Shares of Reliance Industries Ltd (RIL) have underperformed the market by a wide margin in the past one year. But things have been slightly better since early March this year, as the markets have been enthused about the recovery in refining margins and the prospects of its oil and gas exploration and production business. RIL shares have risen by 10% since 9 March, compared with a 4% rise in the Nifty.
Against that backdrop, the company’s results for the March quarter, announced last Friday, are a bit disappointing. For the December quarter, RIL had reported a gross refining margin (GRM) of $5.90 (Rs262.55) per barrel, at a premium of $4 to Singapore refining margins. While the average refining margins in the Asian region rose sharply, RIL’s premium narrowed to $2.60 per barrel last quarter.
Due to the lower-than-expected GRM, profit from the refining business is considerably lower than analysts’ estimates. Analysts at Motilal Oswal Securities Ltd and Prabhudas Lilladher Pvt. Ltd provide segment-wise profit forecasts and they had estimated profit of the refining segment at Rs2,300 crore and Rs2,635 crore, respectively. RIL reported a profit of Rs1,986 crore for the segment, around 20% lower than the median of the two estimates given above.
The firm did slightly better than estimates in its petrochemicals business and profit at its oil and gas business was marginally lower than the estimates of the two brokerage. On an aggregate basis, operating profit was around 4% lower than estimates.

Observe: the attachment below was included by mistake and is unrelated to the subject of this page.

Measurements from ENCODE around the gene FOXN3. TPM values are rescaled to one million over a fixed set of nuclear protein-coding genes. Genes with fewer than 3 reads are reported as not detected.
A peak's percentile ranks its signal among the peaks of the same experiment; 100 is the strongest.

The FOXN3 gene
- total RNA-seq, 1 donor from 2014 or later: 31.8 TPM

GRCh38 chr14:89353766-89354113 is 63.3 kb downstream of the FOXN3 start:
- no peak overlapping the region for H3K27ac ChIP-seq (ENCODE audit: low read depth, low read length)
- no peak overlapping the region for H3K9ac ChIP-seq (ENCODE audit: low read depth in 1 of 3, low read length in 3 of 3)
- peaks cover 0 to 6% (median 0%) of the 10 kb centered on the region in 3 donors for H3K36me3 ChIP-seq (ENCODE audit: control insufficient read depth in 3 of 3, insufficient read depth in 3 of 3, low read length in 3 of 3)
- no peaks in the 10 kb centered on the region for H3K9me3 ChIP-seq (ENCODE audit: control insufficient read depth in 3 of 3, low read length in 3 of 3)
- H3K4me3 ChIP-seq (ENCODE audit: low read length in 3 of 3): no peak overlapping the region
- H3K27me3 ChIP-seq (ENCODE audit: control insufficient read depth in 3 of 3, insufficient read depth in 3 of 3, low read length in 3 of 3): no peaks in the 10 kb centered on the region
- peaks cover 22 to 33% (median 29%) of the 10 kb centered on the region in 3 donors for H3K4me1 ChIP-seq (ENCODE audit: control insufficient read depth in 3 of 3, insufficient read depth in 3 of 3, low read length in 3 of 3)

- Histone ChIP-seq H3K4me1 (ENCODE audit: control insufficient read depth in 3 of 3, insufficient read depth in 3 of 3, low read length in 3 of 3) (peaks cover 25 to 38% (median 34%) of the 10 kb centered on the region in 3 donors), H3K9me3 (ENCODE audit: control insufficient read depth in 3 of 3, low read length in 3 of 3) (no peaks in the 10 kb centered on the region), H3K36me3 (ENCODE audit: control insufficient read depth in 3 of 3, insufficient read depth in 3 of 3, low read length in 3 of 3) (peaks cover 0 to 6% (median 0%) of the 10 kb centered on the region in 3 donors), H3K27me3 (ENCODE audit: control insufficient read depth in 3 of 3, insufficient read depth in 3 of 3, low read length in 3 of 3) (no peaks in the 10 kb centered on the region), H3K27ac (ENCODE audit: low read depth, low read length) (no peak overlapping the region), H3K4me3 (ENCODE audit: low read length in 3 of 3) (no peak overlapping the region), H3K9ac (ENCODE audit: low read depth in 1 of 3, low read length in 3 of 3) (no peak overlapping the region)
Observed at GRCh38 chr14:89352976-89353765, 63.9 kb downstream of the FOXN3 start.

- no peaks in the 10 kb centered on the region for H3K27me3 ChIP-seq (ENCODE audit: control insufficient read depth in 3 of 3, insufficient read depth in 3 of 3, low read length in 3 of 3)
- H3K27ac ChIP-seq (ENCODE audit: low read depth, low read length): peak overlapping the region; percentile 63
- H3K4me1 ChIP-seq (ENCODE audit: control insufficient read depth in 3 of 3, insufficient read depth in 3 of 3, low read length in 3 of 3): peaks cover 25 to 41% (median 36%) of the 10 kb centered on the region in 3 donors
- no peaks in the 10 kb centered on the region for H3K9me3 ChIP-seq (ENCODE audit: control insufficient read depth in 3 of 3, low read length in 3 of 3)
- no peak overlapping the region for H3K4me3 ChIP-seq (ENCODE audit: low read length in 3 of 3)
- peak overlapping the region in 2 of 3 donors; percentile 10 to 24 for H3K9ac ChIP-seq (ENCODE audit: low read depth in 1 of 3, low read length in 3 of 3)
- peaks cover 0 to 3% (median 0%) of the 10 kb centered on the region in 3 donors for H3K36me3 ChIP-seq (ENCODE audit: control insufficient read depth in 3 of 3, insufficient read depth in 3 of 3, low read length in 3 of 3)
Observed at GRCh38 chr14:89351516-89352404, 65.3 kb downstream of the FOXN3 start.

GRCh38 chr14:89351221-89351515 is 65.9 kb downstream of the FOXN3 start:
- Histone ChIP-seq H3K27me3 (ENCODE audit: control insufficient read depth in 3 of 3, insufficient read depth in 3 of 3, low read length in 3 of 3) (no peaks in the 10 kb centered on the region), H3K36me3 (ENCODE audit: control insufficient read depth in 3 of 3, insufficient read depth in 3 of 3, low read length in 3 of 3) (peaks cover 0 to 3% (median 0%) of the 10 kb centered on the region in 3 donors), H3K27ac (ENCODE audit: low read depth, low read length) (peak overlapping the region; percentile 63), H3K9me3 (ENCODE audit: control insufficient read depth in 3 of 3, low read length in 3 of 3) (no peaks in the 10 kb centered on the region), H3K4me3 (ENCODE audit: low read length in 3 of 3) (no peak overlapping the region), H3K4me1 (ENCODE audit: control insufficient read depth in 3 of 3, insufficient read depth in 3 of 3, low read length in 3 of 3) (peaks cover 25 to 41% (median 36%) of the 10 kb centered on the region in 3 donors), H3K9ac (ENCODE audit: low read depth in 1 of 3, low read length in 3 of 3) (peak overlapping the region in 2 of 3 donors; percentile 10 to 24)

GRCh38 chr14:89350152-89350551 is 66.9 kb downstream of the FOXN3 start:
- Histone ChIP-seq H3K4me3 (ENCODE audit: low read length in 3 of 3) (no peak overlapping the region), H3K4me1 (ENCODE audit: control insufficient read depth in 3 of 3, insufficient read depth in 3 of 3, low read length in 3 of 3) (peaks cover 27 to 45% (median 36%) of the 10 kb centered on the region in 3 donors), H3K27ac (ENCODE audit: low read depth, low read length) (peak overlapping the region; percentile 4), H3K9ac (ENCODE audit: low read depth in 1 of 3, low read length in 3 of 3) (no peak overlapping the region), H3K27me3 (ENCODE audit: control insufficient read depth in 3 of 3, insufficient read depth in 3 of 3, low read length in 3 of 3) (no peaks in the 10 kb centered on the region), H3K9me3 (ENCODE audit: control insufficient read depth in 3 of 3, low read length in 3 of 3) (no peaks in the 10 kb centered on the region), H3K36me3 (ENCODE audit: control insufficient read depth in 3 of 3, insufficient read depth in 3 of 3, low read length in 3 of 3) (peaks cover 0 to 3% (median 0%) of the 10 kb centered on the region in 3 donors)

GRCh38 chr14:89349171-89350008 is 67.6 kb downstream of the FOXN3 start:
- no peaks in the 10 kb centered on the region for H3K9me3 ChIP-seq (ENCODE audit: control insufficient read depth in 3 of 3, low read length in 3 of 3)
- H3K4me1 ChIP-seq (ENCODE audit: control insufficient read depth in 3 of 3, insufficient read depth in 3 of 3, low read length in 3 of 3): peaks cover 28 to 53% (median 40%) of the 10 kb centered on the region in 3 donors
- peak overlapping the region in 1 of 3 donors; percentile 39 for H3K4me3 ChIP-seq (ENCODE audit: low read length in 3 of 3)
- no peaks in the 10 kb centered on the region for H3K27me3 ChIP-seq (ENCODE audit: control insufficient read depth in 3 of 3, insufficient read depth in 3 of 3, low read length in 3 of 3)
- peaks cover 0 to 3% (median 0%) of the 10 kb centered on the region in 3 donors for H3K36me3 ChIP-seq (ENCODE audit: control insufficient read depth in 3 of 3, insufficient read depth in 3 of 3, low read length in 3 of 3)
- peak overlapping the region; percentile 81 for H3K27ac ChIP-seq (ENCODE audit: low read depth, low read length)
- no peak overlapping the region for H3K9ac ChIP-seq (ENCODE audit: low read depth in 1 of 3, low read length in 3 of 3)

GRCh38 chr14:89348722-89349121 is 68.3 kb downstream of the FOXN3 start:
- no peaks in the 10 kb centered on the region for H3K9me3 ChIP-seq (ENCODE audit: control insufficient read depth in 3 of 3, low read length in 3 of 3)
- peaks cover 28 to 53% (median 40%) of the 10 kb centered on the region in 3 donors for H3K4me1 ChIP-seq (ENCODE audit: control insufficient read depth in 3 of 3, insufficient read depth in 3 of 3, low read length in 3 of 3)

The divergence between estimates and reported profit was greater at the net profit level due to higher depreciation charges, which rose 21.4% sequentially to Rs3,392 crore last quarter. According to an analyst, with production levels in the oil and gas business increasing, the depletion of these assets is now happening at a faster rate. The net result was that reported net profit of Rs4,710 crore was around 8% short of consensus estimates.
As pointed out earlier, the street is likely to be disappointed and this is likely to reflect in RIL’s shares when markets resume trading on Monday. Of course, this will affect sentiment only in the immediate term and in the medium term, the stock’s performance would depend to a large extent on the performance of the exploration business.
The firm’s recent acquisition of a stake in Marcellus shale assets has enthused investors. With the company’s existing operations expected to throw up a lot more cash from this year, there could be more acquisitions and this could drive valuations going forward.
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